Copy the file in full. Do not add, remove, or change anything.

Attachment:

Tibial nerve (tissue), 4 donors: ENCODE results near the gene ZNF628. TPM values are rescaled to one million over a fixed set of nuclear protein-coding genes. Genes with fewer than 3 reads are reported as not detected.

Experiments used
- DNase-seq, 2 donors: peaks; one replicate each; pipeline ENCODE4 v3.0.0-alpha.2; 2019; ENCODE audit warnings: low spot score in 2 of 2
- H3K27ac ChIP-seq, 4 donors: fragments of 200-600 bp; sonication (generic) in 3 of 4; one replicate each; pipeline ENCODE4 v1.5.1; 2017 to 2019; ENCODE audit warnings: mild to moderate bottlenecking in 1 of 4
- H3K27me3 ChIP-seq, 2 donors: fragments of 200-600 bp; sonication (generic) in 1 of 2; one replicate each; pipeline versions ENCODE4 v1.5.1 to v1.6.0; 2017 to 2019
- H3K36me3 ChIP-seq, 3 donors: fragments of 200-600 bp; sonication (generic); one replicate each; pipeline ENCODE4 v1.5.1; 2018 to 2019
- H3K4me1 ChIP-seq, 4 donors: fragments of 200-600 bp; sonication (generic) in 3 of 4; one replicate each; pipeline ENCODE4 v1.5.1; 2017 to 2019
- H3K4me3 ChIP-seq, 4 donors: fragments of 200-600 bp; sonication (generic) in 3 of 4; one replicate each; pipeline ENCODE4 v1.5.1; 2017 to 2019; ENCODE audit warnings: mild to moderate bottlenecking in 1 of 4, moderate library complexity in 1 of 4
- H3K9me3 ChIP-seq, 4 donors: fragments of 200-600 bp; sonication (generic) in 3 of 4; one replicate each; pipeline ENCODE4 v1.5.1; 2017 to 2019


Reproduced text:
Tibial nerve (tissue), 4 donors: ENCODE results near the gene ZNF628. TPM values are rescaled to one million over a fixed set of nuclear protein-coding genes. Genes with fewer than 3 reads are reported as not detected.

Experiments used
- DNase-seq, 2 donors: peaks; one replicate each; pipeline ENCODE4 v3.0.0-alpha.2; 2019; ENCODE audit warnings: low spot score in 2 of 2
- H3K27ac ChIP-seq, 4 donors: fragments of 200-600 bp; sonication (generic) in 3 of 4; one replicate each; pipeline ENCODE4 v1.5.1; 2017 to 2019; ENCODE audit warnings: mild to moderate bottlenecking in 1 of 4
- H3K27me3 ChIP-seq, 2 donors: fragments of 200-600 bp; sonication (generic) in 1 of 2; one replicate each; pipeline versions ENCODE4 v1.5.1 to v1.6.0; 2017 to 2019
- H3K36me3 ChIP-seq, 3 donors: fragments of 200-600 bp; sonication (generic); one replicate each; pipeline ENCODE4 v1.5.1; 2018 to 2019
- H3K4me1 ChIP-seq, 4 donors: fragments of 200-600 bp; sonication (generic) in 3 of 4; one replicate each; pipeline ENCODE4 v1.5.1; 2017 to 2019
- H3K4me3 ChIP-seq, 4 donors: fragments of 200-600 bp; sonication (generic) in 3 of 4; one replicate each; pipeline ENCODE4 v1.5.1; 2017 to 2019; ENCODE audit warnings: mild to moderate bottlenecking in 1 of 4, moderate library complexity in 1 of 4
- H3K9me3 ChIP-seq, 4 donors: fragments of 200-600 bp; sonication (generic) in 3 of 4; one replicate each; pipeline ENCODE4 v1.5.1; 2017 to 2019